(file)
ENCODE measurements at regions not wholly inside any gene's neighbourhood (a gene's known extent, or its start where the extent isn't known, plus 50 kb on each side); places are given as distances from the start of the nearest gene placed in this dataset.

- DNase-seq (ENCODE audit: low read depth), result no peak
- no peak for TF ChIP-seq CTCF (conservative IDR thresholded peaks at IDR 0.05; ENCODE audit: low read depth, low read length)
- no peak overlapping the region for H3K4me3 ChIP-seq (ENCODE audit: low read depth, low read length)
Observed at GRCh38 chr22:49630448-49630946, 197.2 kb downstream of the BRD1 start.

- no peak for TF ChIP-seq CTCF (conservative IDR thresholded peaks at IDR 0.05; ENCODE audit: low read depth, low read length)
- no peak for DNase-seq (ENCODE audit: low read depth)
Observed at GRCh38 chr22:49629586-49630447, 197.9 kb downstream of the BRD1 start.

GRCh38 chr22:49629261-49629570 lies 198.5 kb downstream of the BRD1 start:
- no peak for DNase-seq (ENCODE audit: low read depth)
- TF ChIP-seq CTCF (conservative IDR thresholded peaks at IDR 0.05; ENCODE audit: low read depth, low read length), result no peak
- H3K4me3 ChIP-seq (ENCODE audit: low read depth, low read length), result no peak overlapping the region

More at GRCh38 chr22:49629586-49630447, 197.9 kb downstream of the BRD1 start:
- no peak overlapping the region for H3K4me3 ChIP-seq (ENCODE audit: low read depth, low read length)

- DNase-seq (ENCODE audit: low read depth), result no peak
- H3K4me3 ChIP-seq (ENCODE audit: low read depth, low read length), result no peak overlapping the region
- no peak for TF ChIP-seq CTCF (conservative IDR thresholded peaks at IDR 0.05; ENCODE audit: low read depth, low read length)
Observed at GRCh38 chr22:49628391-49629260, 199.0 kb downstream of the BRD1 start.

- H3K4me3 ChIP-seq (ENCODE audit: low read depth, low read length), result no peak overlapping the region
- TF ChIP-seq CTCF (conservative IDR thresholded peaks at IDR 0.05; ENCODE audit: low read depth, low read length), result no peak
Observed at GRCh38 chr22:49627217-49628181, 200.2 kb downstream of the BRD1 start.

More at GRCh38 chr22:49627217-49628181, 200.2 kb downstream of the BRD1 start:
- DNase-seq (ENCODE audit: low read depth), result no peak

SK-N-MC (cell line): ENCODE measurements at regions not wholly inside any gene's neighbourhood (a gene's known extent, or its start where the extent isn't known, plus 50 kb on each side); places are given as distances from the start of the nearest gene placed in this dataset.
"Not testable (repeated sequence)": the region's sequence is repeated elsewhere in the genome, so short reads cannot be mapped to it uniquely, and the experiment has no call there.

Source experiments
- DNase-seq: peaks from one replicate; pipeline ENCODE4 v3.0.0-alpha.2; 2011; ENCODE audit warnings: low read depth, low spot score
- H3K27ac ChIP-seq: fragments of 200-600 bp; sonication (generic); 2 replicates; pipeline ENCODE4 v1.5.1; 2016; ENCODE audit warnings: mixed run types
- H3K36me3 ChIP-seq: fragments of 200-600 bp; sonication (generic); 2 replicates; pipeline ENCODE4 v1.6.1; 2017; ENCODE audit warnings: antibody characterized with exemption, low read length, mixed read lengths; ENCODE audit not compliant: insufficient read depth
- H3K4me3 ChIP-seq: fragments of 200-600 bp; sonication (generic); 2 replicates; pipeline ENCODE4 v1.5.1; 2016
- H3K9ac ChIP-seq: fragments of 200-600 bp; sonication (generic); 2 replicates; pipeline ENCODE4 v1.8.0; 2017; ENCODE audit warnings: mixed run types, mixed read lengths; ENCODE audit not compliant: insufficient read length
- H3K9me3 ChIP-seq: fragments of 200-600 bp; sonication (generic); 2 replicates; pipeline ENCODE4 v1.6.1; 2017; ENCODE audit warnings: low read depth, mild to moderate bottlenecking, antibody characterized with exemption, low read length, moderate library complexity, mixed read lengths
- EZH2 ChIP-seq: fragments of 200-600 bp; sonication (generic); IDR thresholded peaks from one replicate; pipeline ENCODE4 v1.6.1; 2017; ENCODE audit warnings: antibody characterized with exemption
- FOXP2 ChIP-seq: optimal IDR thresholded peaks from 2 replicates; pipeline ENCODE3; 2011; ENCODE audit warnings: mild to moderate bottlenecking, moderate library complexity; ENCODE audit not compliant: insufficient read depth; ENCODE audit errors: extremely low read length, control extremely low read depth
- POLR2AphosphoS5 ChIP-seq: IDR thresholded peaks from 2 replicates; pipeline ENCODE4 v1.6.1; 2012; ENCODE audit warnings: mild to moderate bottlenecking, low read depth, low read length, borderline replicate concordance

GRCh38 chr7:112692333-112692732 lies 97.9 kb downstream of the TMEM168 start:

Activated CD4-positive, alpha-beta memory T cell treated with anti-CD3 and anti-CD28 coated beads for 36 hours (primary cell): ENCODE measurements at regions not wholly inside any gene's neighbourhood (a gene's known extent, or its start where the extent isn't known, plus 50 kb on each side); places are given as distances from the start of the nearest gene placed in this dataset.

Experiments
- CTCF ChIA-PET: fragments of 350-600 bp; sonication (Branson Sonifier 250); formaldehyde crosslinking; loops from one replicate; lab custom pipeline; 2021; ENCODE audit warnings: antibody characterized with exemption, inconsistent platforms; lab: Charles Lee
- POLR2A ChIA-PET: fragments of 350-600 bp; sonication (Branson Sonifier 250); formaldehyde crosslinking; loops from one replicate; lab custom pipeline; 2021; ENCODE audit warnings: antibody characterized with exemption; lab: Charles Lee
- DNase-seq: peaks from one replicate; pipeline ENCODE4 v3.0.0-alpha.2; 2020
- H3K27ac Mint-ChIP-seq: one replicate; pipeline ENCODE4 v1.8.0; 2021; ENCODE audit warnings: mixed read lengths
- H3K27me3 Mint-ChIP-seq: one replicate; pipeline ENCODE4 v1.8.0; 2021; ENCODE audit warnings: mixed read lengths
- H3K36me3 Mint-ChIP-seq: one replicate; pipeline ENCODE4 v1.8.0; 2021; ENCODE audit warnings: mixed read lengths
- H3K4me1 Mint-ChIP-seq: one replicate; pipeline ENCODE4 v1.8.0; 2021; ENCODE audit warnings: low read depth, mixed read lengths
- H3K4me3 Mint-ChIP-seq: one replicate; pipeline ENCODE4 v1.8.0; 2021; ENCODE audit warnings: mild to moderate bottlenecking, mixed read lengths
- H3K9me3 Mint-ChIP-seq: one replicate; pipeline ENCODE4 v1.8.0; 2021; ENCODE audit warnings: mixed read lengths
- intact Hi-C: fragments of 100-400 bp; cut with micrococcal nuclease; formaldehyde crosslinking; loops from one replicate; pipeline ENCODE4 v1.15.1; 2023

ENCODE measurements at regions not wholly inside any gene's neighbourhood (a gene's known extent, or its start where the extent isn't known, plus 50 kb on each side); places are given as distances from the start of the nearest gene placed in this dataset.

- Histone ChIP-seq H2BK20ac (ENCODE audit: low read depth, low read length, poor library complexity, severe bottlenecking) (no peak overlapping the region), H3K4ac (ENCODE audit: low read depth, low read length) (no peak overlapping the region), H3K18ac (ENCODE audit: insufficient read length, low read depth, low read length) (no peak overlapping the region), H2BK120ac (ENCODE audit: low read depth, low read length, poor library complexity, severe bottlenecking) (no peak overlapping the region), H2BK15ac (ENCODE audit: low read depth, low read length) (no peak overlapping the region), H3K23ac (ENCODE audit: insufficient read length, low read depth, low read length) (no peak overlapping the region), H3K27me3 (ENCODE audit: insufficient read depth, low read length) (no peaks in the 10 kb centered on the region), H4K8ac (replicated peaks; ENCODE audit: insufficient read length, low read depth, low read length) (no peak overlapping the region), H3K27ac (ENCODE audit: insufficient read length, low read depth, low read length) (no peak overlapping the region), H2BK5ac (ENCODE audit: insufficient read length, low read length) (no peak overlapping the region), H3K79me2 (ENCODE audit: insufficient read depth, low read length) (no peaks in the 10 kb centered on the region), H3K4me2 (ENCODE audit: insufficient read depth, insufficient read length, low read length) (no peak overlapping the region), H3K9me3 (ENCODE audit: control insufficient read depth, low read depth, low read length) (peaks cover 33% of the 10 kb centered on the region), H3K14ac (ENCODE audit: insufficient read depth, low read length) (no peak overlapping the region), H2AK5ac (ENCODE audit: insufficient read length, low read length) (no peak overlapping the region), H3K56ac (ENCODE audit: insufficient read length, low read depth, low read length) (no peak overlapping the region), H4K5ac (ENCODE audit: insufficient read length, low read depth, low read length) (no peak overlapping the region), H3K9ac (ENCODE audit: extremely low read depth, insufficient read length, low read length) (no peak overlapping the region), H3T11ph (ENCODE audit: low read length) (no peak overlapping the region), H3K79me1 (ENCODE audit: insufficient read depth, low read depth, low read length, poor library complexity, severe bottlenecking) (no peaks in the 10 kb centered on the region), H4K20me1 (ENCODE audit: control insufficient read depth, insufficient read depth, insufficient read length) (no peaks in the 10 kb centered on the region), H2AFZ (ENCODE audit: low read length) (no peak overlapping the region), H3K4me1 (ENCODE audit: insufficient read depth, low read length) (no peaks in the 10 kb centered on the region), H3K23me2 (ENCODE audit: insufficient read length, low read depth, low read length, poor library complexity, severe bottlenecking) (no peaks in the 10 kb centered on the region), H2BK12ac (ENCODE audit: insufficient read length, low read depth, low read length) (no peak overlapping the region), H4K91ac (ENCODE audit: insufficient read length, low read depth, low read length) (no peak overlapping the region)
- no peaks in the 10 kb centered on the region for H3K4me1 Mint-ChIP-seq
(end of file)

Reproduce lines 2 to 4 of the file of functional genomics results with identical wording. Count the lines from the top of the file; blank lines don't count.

- DNase-seq (ENCODE audit: low read depth), result no peak
- no peak for TF ChIP-seq CTCF (conservative IDR thresholded peaks at IDR 0.05; ENCODE audit: low read depth, low read length)
- no peak overlapping the region for H3K4me3 ChIP-seq (ENCODE audit: low read depth, low read length)